Directed by David Mamet (2000)
by Benjamin Leonard, Best Boy
This is another one that came out while I was working at the video store. Everyone that worked there then, except me, was going to school with hopes of working in film or stage productions. I was studying to be a mechanical engineer. They all loved this one, “The cast! Mamet! It’s so meta!” but for some reason it just didn’t feel like something I’d enjoy. Part of it was the box-art. Alec Baldwin and Sarah Jessica Parker front and center just isn’t going to get me to put the tape in the VCR, but I also didn’t fully trust those art school kids.
Now it’s sixteen years later and I’m giving it a shot. I got a copy of the DVD from the local library and here we go.
The film opens with a film crew, led by William H. Macy, rolling into a small Vermont town looking for a new location. They got kicked out of New Hampshire due to the leading man’s, played by Alec Baldwin, tendency to fool around with underage girls. A number of issues prior to filming cause them to harass the writer, Philip Seymour Hoffman, into rewriting large portions of the script. The famous mill they planned on shooting at burned down decades ago. The leading lady refuses to do the nude scene. There’s something that needs to be done with the scene with the dead horse. Meanwhile, a local teen girl (Julia Stiles) decides to take advantage of Baldwin’s proclivities, Hoffman unintentionally but unapologetically breaks up an engaged couple (Rebecca Pidgeon and Clark Gregg), and Macy blows off dinner with the mayor and his wife (Charles Durning and Patti LuPone). In other words, “hilarity” ensues.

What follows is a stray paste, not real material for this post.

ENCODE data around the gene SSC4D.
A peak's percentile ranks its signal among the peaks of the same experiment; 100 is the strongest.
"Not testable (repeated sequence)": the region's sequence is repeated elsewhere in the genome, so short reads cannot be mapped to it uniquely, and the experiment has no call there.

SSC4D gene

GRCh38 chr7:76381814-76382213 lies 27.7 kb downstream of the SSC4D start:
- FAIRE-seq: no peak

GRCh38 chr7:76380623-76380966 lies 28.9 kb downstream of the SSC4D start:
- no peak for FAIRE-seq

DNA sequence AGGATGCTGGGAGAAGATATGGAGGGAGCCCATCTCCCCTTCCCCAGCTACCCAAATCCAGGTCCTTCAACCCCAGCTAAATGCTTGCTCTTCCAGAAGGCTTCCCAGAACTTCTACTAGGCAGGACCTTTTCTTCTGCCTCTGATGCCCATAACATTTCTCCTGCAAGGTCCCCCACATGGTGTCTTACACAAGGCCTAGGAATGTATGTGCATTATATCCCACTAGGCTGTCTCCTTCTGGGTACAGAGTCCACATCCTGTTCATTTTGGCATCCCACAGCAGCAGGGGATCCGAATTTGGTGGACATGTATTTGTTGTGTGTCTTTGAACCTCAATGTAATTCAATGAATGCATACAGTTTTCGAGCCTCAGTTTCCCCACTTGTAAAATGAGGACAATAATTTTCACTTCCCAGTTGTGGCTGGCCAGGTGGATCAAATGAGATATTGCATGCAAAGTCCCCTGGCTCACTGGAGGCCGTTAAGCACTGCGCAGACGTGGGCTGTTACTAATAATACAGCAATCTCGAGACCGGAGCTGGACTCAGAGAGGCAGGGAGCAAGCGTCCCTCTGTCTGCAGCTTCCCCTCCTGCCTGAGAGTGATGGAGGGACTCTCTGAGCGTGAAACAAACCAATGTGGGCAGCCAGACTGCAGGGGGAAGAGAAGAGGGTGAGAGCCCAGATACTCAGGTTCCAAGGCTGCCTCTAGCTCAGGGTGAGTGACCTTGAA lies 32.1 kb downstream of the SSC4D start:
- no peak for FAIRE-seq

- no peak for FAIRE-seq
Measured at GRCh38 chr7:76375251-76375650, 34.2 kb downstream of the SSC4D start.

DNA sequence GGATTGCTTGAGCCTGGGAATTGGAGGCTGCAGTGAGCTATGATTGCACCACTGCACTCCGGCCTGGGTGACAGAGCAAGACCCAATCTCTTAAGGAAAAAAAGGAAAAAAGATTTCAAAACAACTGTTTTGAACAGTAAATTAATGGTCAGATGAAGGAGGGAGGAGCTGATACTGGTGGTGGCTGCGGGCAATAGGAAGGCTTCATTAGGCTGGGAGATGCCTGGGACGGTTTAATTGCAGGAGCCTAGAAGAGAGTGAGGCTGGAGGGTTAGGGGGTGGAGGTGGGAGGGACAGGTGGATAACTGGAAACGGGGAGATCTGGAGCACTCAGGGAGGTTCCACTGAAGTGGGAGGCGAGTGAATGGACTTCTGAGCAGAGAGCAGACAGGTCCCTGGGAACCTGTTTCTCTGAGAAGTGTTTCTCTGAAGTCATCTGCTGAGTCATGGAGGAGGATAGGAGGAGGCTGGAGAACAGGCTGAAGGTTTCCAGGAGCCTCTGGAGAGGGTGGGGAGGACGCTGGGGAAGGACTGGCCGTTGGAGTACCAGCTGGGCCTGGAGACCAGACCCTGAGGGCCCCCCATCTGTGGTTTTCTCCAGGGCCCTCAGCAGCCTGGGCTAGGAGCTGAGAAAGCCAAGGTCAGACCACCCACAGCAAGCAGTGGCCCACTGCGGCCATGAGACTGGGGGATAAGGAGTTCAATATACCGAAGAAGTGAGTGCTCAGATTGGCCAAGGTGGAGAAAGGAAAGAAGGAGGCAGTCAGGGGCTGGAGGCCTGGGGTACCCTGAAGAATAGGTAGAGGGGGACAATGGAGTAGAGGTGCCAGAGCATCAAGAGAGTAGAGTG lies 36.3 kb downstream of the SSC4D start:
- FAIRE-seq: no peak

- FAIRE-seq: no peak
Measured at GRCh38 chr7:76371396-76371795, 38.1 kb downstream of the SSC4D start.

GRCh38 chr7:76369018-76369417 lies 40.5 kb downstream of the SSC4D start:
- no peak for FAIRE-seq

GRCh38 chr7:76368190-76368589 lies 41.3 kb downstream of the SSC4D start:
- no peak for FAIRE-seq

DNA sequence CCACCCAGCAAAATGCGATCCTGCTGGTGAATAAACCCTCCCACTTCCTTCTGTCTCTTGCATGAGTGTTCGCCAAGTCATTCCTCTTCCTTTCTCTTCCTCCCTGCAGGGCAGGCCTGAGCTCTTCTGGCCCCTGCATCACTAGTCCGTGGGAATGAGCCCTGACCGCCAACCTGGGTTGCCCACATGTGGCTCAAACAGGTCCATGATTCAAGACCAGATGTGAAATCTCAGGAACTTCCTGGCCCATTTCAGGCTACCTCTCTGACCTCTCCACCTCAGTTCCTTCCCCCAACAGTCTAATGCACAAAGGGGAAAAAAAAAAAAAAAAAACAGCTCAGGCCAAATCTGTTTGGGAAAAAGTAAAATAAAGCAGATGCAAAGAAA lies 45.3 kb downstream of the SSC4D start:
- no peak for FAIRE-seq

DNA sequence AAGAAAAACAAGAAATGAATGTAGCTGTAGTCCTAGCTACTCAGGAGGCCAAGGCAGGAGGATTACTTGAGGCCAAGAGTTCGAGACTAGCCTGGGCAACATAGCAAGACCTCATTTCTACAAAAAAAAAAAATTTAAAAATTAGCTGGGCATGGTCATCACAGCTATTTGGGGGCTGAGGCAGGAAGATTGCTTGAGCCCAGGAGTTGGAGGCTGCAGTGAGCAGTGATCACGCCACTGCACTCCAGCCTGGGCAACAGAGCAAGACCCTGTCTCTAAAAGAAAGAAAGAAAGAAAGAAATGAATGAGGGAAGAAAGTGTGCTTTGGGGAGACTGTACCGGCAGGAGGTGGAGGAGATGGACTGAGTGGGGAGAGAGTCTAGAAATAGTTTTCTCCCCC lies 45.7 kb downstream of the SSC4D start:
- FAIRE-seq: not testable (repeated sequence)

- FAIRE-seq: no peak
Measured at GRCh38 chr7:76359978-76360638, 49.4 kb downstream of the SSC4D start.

I won’t keep you in suspense. It’s not bad and I don’t begrudge anyone for enjoying it, but I didn’t care for the movie. It’s worth pointing out that you aren’t supposed to like a lot of things that I don’t like. All of the characters are one dimensional caricatures. The dialogue and delivery, by the locals especially, is jokey and hammy. It’s all intentional, painting a false world. Everything is a schtick, but I don’t get the pay-off. Much of it is even offensive.
You’re supposed to relate with the writer, but he’s just a schmoe that can’t manage to do his job. Instead he has to depend on the local bookseller (Pidgeon) for counseling and inspiration. She’s some angelic creature that trusts him completely and gives everything of herself to make him better.
Overall, the story is fairly entertaining. William H. Macy, Alec Baldwin, David Paymer, and Philip Seymour Hoffman put in their standard ‘pretty good” performances, I’ve seen worse and far better from each of them. Julia Stiles outperforms and is fun to watch, for a change. But the movie is trying to be something more than all that, and it misses.
If this movie comes on and you’ve got nothing better going, feel free to sit and watch it, but don’t go out of your way to see it. Like the final line in the film (and best payoff it has to offer), “It beats working.”